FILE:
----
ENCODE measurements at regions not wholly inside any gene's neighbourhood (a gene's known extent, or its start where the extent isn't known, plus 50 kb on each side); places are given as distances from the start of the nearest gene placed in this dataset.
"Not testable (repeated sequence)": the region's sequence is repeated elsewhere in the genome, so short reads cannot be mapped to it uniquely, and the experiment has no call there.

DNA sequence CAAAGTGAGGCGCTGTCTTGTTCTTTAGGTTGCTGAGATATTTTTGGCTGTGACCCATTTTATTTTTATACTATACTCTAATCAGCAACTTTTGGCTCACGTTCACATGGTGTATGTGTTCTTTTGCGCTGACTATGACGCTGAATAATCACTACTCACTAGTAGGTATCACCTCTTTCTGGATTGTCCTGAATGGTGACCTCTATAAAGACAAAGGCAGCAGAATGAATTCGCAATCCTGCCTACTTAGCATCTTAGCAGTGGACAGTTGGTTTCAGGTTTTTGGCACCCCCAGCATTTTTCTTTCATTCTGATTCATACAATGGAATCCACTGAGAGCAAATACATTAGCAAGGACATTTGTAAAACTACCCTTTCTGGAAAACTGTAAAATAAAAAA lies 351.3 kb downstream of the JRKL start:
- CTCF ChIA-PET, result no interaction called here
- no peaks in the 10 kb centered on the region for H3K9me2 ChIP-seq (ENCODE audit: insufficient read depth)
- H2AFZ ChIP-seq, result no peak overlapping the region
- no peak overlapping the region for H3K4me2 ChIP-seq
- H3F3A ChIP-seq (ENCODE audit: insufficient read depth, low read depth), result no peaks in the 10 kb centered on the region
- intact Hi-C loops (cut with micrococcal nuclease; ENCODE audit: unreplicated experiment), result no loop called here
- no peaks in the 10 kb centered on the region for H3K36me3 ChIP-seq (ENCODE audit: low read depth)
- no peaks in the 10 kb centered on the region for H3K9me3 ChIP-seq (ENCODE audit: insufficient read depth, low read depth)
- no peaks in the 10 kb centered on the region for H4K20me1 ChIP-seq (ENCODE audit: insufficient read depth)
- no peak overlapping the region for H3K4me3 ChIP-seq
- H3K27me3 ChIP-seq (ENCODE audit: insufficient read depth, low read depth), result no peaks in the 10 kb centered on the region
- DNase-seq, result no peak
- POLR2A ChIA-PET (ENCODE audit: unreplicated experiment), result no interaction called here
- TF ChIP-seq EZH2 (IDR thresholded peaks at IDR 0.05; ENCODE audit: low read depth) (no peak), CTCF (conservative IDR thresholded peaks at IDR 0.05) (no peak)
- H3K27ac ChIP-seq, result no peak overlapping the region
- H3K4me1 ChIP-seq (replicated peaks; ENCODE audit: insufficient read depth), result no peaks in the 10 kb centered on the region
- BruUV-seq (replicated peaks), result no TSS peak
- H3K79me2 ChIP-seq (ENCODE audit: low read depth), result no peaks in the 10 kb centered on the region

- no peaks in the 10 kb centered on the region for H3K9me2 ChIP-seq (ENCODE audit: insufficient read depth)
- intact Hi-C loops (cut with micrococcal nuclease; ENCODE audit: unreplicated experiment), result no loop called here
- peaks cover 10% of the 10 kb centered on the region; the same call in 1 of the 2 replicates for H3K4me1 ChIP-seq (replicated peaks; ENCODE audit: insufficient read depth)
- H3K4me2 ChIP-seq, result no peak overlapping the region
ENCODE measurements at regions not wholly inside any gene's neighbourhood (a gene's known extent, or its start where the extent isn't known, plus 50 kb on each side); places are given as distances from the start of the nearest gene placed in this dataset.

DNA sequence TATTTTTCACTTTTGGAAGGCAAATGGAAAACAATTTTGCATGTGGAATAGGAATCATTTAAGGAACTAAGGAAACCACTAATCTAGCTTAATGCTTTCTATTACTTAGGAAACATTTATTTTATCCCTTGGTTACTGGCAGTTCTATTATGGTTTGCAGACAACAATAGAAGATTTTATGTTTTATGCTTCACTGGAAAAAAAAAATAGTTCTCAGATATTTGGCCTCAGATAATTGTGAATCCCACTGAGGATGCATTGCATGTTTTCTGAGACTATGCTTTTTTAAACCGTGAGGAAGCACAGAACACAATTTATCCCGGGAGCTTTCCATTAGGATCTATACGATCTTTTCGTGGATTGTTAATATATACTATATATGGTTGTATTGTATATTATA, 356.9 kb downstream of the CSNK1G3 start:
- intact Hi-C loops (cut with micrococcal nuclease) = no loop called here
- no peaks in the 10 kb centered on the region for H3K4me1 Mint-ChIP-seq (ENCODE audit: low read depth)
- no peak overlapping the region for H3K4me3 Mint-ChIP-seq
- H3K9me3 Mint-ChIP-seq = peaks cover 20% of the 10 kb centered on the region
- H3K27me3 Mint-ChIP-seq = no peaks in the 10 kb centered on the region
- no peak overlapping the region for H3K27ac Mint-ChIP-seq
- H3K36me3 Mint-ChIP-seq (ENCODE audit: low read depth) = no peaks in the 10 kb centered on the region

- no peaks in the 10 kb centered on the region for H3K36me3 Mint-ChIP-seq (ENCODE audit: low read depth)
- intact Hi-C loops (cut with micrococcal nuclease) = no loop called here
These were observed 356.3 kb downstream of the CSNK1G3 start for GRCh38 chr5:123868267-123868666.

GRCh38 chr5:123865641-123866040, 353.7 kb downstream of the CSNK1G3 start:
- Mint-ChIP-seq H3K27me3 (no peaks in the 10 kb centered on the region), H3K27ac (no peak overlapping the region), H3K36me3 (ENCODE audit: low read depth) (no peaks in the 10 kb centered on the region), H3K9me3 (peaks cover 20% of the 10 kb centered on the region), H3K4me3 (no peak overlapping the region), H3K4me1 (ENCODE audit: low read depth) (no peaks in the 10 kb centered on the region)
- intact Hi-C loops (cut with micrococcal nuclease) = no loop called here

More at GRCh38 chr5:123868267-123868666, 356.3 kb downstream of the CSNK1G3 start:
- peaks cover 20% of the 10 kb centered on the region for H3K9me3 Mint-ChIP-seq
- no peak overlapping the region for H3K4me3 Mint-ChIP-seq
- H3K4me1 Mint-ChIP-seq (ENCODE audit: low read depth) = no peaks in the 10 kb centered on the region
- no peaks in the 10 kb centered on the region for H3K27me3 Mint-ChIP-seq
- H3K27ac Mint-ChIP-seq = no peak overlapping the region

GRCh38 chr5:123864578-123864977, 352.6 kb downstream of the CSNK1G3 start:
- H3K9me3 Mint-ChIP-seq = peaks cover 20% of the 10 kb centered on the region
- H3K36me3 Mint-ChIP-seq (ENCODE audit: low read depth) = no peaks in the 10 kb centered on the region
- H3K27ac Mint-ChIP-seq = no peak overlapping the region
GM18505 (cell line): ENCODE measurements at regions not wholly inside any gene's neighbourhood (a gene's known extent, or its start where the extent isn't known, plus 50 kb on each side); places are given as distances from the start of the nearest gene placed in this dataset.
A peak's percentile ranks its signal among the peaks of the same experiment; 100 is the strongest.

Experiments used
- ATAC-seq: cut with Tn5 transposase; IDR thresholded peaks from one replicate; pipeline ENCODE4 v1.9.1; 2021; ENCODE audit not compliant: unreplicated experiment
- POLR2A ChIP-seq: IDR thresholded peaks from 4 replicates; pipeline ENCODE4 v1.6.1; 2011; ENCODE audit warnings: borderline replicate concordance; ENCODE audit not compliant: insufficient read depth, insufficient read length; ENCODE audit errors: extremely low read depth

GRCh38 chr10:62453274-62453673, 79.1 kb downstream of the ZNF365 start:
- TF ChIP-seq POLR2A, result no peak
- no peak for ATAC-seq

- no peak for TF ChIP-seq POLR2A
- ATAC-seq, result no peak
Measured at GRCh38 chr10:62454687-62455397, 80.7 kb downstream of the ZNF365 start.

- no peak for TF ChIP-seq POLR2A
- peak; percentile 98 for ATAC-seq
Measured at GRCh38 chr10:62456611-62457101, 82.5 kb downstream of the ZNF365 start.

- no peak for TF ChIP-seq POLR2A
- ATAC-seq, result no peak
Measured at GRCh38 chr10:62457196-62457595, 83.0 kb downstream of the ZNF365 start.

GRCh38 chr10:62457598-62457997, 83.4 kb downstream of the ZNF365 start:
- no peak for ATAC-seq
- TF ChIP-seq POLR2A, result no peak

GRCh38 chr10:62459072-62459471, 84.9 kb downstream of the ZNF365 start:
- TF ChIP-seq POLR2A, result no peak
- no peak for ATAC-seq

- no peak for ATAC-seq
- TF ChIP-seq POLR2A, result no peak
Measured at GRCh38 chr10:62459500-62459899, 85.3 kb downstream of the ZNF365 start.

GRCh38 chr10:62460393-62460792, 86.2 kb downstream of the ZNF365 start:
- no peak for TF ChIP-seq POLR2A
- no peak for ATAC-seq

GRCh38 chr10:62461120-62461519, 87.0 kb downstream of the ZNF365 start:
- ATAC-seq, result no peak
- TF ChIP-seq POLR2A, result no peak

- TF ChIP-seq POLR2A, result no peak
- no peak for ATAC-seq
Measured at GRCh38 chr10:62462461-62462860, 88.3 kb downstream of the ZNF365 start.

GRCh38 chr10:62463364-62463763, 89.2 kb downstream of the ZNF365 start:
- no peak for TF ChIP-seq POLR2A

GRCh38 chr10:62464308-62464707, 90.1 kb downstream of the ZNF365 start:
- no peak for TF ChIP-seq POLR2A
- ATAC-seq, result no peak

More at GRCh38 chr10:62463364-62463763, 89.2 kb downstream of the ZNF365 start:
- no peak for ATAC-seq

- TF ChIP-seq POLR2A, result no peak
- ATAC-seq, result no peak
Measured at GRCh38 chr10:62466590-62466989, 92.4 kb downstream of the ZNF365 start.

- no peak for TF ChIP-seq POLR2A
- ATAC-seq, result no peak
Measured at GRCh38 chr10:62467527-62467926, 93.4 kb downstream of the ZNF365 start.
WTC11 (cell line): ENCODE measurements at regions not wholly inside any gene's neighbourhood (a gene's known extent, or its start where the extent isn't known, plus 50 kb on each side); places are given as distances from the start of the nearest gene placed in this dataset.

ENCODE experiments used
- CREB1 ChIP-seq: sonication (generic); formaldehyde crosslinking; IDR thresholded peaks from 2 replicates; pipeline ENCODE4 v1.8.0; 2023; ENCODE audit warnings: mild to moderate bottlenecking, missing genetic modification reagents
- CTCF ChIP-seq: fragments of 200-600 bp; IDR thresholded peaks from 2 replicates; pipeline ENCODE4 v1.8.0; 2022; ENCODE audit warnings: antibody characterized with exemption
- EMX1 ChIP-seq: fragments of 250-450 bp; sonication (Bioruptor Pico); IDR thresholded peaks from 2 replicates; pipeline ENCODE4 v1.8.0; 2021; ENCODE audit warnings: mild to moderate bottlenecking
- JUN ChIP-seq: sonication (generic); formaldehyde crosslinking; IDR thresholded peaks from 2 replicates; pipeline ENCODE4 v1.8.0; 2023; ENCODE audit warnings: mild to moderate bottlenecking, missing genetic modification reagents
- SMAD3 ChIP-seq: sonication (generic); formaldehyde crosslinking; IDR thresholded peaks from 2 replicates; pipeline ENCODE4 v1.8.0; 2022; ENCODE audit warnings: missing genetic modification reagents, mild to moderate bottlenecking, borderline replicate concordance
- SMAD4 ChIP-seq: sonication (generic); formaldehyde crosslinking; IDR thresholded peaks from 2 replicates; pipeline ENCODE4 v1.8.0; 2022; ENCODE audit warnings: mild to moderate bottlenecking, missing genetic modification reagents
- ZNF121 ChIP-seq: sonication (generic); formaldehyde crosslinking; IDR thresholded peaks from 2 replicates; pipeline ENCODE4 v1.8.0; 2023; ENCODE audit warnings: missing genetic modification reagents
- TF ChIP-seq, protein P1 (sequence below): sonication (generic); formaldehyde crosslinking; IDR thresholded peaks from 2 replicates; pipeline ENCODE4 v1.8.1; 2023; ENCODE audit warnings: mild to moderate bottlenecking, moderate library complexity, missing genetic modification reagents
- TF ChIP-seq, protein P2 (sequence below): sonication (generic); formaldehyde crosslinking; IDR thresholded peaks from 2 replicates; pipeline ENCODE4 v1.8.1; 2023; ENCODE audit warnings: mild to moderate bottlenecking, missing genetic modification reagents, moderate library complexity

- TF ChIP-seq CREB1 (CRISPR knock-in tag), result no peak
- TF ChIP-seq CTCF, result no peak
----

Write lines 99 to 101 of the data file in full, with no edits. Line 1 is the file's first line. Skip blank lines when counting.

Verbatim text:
WTC11 (cell line): ENCODE measurements at regions not wholly inside any gene's neighbourhood (a gene's known extent, or its start where the extent isn't known, plus 50 kb on each side); places are given as distances from the start of the nearest gene placed in this dataset.

ENCODE experiments used
- CREB1 ChIP-seq: sonication (generic); formaldehyde crosslinking; IDR thresholded peaks from 2 replicates; pipeline ENCODE4 v1.8.0; 2023; ENCODE audit warnings: mild to moderate bottlenecking, missing genetic modification reagents